- - Tuesday, September 27, 2016

ANALYSIS/OPINION:

Apologies to White House spokesman Josh Earnest, who this week claimed we are in a “narrative war” with the Islamic State, or ISIS, but here’s the only narrative that the current crop of jihadists will understand: “When I am president of the United States, I will be eager and able to unleash on you history’s biggest, baddest collection of warriors, and should you choose to oppose them on the battlefield, they will kill you and break your stuff. Guaranteed.”

History, not fantasy nor wishful thinking, proves it works.

This is because it’s the only thing that has ever prevailed against violent jihadi armies. It was not an eloquent narrative that Charles Martel employed at Tours to repel the estimated 80,000 jihadists who were beheading, raping, crucifying and enslaving their way into Western Europe in 732 A.D. It was not a brilliant oratory that sunk the jihadi fleet at Lepanto in 1571 A.D., and in 1683 A.D. it certainly wasn’t an eminently logical argument that crushed in two days the nearly 300,000 jihadists who had for two months besieged Vienna as the last obstacle between them and their planned ultimate objective, Rome.

Had these existential jihadi threats not been crushed on the battlefield, there would have been no time left and no one remaining in Europe who could have delivered any narrative at all.

Still, it’s understandable that modern humanity would prefer a soft power solution in a war with jihadists. The problem is it still doesn’t work on the battlefield. Ask the British. For 15 years, they and their Egyptian and Sudanese allies struggled to counter the deadly charisma of Muhammed Ahmad, the self-proclaimed mahdi of the caliphate he established in the Sudan in 1881 A.D. London’s token boots on the ground and lengthy light touch ended abruptly in 1896 with the arrival of British Gen. Horatio Kitchener, who immediately began building combat power. Two years, later he attacked and obliterated the mahdist force of 70,000 at their capitol of Obdurman.

The expectation that any softer narrative, no matter how reasonable, might break the current jihadists’ will to wage war is hogwash. This is because their objective, the rule of God supreme on an Earth devoid of unbelievers, is a function of faith, not reason.

If this were not so, there would be an issue in dispute, a political issue, that one side could concede to the other to end this war. This is the Western way of war, and Western minds raised on the concept that war is politics by extreme measure are challenged when there is no identifiable political issue in dispute.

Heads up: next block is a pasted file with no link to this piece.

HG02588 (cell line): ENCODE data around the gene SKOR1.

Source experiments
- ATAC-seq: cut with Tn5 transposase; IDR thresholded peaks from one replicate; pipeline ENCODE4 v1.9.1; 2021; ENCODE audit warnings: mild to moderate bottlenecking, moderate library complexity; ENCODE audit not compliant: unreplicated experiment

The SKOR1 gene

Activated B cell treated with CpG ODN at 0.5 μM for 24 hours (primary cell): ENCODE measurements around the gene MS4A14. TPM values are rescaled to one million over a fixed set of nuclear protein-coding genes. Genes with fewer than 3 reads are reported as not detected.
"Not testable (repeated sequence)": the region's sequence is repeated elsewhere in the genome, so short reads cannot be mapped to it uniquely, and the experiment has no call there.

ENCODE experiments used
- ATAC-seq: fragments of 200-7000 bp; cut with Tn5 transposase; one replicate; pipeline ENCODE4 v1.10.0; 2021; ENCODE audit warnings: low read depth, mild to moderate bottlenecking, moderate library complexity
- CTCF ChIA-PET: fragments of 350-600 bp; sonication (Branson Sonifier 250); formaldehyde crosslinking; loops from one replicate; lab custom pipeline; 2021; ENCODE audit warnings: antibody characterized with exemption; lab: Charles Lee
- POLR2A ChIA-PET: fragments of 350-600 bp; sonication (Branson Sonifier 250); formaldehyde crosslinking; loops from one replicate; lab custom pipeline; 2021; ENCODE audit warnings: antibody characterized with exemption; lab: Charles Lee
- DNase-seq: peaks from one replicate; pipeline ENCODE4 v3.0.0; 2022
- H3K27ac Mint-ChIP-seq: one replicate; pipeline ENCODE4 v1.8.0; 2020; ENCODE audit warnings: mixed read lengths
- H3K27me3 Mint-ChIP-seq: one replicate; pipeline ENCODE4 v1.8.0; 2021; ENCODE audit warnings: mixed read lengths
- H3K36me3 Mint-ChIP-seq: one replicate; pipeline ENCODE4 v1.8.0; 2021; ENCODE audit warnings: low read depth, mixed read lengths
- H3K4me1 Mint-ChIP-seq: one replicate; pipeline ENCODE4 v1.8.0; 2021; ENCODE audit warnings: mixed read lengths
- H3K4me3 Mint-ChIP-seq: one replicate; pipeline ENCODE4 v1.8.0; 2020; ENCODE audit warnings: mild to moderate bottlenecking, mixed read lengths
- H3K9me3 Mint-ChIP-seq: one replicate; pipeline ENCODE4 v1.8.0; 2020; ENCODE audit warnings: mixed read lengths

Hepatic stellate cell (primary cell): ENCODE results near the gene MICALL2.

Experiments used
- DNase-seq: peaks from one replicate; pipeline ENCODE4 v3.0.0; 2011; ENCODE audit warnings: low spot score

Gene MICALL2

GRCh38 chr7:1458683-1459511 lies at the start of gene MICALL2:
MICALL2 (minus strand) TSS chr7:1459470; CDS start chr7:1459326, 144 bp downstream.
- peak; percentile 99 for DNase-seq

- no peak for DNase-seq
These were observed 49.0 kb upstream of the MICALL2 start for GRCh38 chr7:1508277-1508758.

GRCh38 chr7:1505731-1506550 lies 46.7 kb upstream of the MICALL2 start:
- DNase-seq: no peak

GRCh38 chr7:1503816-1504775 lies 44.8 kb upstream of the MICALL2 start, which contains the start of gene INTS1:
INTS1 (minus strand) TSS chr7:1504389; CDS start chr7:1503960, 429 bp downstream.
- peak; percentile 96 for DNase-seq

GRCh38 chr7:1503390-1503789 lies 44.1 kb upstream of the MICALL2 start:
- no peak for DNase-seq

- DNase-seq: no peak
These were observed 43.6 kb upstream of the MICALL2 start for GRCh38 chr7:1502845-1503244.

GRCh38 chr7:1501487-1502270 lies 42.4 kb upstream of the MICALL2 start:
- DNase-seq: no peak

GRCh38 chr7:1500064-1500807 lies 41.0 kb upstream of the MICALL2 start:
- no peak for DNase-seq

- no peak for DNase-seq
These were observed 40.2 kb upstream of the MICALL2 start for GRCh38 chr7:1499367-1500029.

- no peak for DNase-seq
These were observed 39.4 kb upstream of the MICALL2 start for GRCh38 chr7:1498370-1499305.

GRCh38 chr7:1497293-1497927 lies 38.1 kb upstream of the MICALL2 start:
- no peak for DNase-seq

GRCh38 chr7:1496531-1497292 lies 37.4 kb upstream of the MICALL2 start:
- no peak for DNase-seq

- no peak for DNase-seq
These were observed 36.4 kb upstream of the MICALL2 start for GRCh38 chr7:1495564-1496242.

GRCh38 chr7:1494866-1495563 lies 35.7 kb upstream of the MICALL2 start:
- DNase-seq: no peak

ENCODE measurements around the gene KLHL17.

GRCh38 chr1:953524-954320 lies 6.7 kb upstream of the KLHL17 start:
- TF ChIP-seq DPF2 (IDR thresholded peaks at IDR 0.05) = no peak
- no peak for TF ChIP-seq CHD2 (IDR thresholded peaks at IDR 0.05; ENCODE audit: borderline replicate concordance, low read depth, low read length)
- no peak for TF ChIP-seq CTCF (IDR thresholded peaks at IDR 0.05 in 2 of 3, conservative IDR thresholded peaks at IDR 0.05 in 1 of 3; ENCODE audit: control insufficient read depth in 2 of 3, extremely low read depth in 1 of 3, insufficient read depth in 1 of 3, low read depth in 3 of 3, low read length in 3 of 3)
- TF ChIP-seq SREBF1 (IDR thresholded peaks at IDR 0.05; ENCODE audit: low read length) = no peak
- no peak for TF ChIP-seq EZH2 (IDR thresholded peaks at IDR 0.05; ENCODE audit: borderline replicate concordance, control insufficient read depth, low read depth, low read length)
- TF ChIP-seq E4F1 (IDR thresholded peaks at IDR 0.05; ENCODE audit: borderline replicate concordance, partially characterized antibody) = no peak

So here’s the test for the enlightened crowd: If you are in possession of a secret concession that the West can make to the satisfaction of jihadi leaders, please tell the rest of us, because we would like to end this war.

Unfortunately, it doesn’t exist.

Still, we can prevail in this war, just as many of the West’s wars with jihadists have been won over the centuries. But in the 21st century, it won’t be won without a U.S. president willing to do the following:

• Short term: Make the case that victory over ISIS is a high-value objective and then commit overwhelming combat power to destroy ISIS as an organization. Any organization can be destroyed, and ISIS is no different. Kill this enemy, break his stuff, seize his terrain and apologize to no one. We conducted nearly 1,000 sorties per day during the opening stages of Operation Iraqi Freedom. Today in the war against ISIS, we conduct on average 19 per day. We can certainly bring much more to bear. We can get this part over with, but we will have to be honest about our enemy and the war he is waging. If he is not losing, he is winning, so hand him spectacular battlefield defeats. Show him and his supporters he is losing. That is the indisputable, necessary condition for any long-term effort to undermine the foundational jihadi ideology.

• Long term: Commit all four elements of our national power — diplomatic, informational, military and economic — to a persistent effort to undermine jihadi ideology. Here is where a narrative in the traditional sense has a role, but here the most effective voices will be those of our moderate Muslim friends. They are the vast majority of Muslims who are not at war with us, and their voices are essential to the debates within Islam. Vigorously support them, promote them and where necessary, secure them. Doing so is in our national interest. Remain tenacious in the face of those of weaker knees who will say it is impossible to defeat an ideology, as if that is reason not to oppose it. Ask them if we have defeated racism at home. The answer is no, of course, but we continue to oppose it nevertheless, because doing so is the right thing to do. Ask them if we defeated communism. The answer is yes, because we worked tirelessly to lay bare its internal shortcomings, which hastened its collapse from within. A similar dynamic holds true here for the ideology of modern jihadism.

When the smoke clears, the winning narrative, the one likely to destroy ISIS and set the conditions for the defeat of its jihadi ideology, will sound little like what we are hearing from the White House today.

Ernie Audino, a retired U.S. Army brigadier general, is a senior military fellow at the London Center for Policy Research.

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